China: Traffic light politicians call on VW to withdraw from Xinjiang

China: Traffic light politicians call on VW to withdraw from Xinjiang

Several traffic light politicians have appealed to Volkswagen to follow the example of the chemical company BASF and withdraw from the Chinese Uyghur province Xinjiang to withdraw. “Xinjiang must become a ‘no-go’ as a location for economic activities for Western companies, including VW,” said the chairwoman of the Human Rights Committee in the Bundestag, Renata Alt (FDP). Daily Mirror.

The recently announced withdrawal of BASF from the northwest Chinese province welcomed Alt as a clear signal. “No lazy compromises can be made when it comes to human rights,” she said. For years, the Chinese government has put pressure on Western companies “to establish themselves in Xinjiang, thereby using them to make China’s inhumane policy of repression of Uyghurs acceptable.”

“Complicity with the forced labor regime”

Green MEP Reinhard Bütikofer said VW has long stood out “negatively when it comes to whitewashing the dire conditions in Xinjiang and looking for cheap excuses.” The pressure on the car manufacturer will increase again after BASF’s decision. “VW has to leave Xinjiang!” Bütikofer told the Daily Mirror. “There is an ethical red line to corporate business conduct; complicity with the forced labor regime in Xinjiang lies beyond it.”

Bütikofer called BASF’s announced withdrawal overdue. “No German company should legitimize the brutal regime of human rights crimes against the Uyghurs and other minorities through its presence there,” he said.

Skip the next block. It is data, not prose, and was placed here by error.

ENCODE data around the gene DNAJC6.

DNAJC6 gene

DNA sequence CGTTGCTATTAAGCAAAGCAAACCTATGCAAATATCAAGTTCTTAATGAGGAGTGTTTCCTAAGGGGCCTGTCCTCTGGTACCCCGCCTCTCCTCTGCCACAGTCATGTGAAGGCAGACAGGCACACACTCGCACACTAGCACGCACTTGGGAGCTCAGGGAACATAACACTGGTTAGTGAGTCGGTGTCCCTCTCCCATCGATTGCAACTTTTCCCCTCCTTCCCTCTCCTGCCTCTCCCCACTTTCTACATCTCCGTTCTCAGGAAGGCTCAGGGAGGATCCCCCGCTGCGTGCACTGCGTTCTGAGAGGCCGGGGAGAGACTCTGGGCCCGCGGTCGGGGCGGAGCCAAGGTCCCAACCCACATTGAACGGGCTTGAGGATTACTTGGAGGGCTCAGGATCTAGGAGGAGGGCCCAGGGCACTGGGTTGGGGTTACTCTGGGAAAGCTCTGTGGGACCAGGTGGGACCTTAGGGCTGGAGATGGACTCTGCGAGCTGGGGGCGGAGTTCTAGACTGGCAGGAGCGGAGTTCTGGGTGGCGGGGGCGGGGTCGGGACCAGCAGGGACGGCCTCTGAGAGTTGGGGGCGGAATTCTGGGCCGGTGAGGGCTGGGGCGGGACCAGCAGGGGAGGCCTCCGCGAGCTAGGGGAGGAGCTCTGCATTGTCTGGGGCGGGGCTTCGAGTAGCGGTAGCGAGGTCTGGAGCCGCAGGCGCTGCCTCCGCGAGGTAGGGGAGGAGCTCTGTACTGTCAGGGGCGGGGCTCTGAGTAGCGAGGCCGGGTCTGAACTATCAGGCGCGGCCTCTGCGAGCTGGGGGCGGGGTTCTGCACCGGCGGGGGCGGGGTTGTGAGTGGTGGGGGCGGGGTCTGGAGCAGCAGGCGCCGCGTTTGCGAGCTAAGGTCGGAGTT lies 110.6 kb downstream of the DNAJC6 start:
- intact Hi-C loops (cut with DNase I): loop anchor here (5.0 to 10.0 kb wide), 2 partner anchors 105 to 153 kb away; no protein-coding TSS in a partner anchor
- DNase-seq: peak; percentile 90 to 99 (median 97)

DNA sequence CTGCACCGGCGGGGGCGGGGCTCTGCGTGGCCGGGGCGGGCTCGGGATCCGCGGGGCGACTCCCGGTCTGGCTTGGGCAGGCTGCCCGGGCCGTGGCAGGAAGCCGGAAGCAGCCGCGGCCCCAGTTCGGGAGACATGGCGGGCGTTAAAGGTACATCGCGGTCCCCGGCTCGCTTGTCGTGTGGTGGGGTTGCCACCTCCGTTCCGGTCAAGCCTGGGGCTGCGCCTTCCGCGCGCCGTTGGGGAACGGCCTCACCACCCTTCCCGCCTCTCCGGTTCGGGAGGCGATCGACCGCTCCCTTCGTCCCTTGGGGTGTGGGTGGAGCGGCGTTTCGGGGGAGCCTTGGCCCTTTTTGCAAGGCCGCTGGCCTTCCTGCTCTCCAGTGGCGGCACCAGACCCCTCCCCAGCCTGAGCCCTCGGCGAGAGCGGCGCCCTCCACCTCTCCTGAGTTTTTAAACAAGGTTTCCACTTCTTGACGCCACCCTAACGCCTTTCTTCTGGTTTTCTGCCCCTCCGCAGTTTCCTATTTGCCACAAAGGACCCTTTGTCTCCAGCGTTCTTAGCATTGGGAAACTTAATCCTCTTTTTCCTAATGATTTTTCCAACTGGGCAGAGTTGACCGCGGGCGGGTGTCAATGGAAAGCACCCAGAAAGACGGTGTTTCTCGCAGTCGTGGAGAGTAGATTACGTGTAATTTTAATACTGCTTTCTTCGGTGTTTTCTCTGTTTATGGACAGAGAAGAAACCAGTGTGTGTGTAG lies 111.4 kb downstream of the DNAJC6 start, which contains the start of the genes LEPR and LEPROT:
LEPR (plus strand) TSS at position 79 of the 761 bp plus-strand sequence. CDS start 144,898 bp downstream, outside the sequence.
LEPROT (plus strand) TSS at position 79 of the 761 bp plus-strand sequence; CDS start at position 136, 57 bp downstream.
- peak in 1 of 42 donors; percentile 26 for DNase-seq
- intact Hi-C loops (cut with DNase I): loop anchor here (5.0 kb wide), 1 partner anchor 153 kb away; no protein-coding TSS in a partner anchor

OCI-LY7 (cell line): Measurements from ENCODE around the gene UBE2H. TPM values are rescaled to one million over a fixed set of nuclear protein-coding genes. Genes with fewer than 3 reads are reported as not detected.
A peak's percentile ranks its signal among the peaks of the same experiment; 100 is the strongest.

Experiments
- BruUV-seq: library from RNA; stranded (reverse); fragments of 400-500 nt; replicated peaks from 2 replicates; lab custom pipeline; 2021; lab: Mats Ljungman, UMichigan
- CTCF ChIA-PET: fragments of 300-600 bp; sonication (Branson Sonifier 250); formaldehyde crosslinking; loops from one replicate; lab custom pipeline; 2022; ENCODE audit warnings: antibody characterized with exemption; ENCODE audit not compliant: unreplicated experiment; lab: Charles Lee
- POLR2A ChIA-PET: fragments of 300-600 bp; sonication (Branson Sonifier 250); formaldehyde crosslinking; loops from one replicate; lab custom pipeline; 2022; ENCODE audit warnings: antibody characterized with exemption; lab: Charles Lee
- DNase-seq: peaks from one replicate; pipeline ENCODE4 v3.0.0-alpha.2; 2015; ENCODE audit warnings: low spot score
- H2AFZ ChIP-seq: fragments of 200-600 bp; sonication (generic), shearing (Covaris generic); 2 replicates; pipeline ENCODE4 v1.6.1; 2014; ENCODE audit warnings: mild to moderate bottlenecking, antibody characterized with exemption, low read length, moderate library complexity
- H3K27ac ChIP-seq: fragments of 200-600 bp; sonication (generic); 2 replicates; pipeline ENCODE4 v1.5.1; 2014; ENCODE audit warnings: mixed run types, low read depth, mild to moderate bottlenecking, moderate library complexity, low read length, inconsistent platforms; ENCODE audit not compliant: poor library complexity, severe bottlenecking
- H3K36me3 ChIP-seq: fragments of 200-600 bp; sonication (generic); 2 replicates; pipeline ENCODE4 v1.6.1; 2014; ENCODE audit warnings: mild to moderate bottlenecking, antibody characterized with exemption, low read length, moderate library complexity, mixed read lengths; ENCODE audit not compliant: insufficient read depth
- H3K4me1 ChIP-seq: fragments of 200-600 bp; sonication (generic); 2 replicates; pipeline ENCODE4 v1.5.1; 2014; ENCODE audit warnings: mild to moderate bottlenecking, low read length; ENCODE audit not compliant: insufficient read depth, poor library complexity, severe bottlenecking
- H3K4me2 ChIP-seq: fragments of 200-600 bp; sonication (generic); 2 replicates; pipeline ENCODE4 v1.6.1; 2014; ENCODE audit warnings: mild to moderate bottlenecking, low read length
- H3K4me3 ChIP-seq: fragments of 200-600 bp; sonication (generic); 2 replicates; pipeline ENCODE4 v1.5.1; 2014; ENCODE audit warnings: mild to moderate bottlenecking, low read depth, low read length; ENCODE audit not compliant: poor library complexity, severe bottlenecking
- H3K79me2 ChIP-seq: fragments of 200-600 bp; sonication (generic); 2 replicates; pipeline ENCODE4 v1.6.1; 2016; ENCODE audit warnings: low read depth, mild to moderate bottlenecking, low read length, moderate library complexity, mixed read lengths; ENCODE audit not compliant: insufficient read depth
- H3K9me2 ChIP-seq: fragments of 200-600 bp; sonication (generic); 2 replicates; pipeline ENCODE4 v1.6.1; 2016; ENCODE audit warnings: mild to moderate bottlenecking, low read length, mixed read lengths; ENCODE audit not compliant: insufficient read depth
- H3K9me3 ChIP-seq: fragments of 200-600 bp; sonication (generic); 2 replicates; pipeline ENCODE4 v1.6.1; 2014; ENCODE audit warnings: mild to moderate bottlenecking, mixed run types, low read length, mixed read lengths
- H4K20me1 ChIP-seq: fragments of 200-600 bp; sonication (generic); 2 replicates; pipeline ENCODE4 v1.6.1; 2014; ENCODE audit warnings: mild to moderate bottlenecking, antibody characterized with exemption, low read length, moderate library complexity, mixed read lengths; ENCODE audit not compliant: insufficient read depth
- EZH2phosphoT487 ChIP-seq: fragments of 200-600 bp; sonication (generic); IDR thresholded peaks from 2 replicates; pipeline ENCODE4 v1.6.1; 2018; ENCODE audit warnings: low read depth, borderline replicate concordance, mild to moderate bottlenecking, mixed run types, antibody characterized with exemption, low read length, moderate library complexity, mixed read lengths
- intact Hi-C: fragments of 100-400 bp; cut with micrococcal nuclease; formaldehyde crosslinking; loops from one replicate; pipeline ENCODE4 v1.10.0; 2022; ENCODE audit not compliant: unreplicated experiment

The Federal Government Commissioner for Freedom of Religion and Belief, Frank Schwabe (SPD), called on all German companies not to do any further business in Xinjiang. “Basically, the human rights situation in Xinjiang is so catastrophic and confusing that German companies should not operate there. This also applies to VW,” Schwabe told the Daily Mirror.

Oppression of Muslim minorities

BASF had according to reports about Human rights violations in its operations in China’s Xinjiang region last week announced an accelerated sale of its shares in two joint venture companies there.

Experts accuse the Chinese authorities of repressing the Uighurs and other Muslim minorities in Xinjiang. In the past, Chinese partner companies of German companies in the region had already been confronted with allegations of being involved in forced labor. The Chinese central government in Beijing rejects the allegations and claims that its actions in Xinjiang serve to combat extremism and improve the development of the region.



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